Low tide halts efforts to save British Columbia orca as rescuers plan next steps

The Canadian Press

Posted on Saturday, March 30, 2024 7:01 pmEDT

Last updated Saturday March 30, 2024 11:52 pmEDT

ZEBALLOS, BC – Low tide kept rescuers trying to save an orphaned whale calf stranded near a remote British Columbia community out of the waters on Saturday, but Fisheries and Oceans Canada said officials are re-evaluating the techniques they have been used so far while they decide what’s next. .

An email from department spokesperson Leri Davies said the most promising tool used so far to remove the young animal from a lagoon off Vancouver Island appears to be metal Oikomi tubes from a line of boats being used as a “wall of sound”.

The long metal tubes are partially submerged in the water and struck with hammers to create noise and direct the whale toward a narrow exit point, across a shallow sandbar and back into the open ocean.

“The reality is that it is a very complex operation, in a dynamic and dangerous natural environment, in which you work with limited deadlines to carry out a rescue and have to deal with changing conditions of wind, rain and tides,” Davies said.

“That said, the baby whale appears to be in good condition and the whale’s health is being monitored.”

Rescuers have said the whale almost left the lagoon but was reluctant to go over the sandbar where its mother became stranded and died last week.

Other methods that have been used so far include recorded whale calls, specialized directional guide lines, and indigenous drum beating.

The mother of the two-year-old calf died in the lagoon last weekend while neighbors were trying to free her. A necropsy on 15-year-old Bigg’s orca showed that she was pregnant with a female fetus when she died.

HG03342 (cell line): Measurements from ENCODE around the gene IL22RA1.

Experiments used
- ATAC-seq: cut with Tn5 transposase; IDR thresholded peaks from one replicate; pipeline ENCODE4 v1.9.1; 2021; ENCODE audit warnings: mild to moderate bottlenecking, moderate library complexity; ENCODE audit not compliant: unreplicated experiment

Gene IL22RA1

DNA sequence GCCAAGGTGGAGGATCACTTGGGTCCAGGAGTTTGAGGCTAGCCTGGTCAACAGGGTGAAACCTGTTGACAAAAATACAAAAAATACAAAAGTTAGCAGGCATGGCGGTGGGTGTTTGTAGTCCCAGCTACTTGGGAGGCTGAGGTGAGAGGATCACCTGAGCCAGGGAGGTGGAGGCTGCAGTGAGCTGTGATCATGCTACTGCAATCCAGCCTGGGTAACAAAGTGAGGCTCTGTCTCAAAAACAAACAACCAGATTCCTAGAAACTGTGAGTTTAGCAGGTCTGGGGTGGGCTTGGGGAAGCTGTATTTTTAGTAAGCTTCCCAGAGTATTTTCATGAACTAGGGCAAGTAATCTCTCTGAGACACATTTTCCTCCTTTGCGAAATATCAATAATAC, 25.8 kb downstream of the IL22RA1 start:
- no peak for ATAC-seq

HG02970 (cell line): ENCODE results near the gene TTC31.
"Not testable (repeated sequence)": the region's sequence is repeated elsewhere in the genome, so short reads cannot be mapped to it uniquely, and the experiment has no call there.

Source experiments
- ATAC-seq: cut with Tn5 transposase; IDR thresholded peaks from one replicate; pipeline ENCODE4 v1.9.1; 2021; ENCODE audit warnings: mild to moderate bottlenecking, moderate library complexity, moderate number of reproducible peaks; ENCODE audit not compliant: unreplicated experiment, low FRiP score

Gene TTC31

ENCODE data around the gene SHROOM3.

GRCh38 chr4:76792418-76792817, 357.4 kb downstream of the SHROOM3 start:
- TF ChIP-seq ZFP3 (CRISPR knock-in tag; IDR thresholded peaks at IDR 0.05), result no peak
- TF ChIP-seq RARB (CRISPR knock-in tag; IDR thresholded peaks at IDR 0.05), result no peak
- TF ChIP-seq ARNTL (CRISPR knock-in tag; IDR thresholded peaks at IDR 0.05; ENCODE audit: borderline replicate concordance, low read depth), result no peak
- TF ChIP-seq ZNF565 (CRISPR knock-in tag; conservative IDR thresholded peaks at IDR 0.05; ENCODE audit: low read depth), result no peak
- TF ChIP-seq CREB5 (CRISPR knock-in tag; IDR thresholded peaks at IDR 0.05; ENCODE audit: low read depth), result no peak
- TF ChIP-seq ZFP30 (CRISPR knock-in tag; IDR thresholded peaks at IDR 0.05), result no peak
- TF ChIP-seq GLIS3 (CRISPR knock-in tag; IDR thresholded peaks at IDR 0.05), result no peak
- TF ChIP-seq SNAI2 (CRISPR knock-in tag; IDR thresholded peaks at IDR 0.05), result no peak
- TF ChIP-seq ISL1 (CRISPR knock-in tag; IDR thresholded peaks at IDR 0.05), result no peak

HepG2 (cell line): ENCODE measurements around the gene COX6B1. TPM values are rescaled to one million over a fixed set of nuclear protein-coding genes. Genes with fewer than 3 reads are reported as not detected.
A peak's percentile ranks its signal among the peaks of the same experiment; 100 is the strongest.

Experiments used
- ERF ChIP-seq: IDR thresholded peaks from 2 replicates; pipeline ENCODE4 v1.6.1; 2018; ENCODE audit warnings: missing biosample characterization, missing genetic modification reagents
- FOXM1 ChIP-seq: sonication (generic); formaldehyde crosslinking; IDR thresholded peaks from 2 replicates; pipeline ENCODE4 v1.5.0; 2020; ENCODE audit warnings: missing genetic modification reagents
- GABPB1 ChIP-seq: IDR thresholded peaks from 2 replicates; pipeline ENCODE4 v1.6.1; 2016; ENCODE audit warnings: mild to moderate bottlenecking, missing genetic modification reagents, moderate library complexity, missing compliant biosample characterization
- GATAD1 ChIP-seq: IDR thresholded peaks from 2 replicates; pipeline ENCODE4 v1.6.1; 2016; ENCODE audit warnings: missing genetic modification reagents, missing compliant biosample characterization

Davies said the scientists were surprised by the way the calf responded to the sounds of the whales’ calls.

“In the past, playing sounds underwater has been very effective as an attractant in removing whales from a potentially dangerous situation. For this baby whale… they were repellent,” the email says.

“Once this was observed, efforts were made to use the sounds from the capsule to try to maneuver the baby whale towards the sand bar and the open ocean, unfortunately without success.”

Davies said the pipes are widely used to deter marine mammals from oil spills.

The remoteness of where the calf is trapped, on the northwestern tip of Vancouver Island near the small community of Zeballos, has presented its own set of challenges.

“The lagoon where the baby whale is trapped is even more remote and inaccessible,” he said.

“To help mitigate this, the local road contractor stepped up to make their large equipment available to the operation, and the Ehattesaht First Nation and the local community have established a makeshift boat ramp to facilitate access to the lagoon. from the water.”

This report by The Canadian Press was first published March 30, 2024.

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